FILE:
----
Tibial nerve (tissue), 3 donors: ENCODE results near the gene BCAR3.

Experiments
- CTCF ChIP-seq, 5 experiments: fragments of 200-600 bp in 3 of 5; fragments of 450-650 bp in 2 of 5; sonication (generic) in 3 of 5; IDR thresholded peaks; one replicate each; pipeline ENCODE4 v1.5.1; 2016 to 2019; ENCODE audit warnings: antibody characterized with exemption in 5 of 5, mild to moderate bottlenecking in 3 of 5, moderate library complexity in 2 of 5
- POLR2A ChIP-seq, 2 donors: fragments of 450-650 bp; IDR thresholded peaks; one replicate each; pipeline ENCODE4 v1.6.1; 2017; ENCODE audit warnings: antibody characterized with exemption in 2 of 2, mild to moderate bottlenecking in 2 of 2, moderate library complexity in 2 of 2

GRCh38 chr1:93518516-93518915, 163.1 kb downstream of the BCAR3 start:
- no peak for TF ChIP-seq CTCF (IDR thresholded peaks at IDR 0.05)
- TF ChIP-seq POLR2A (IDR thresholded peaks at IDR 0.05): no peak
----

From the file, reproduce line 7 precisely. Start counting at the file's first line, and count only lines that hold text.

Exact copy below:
- TF ChIP-seq POLR2A (IDR thresholded peaks at IDR 0.05): no peak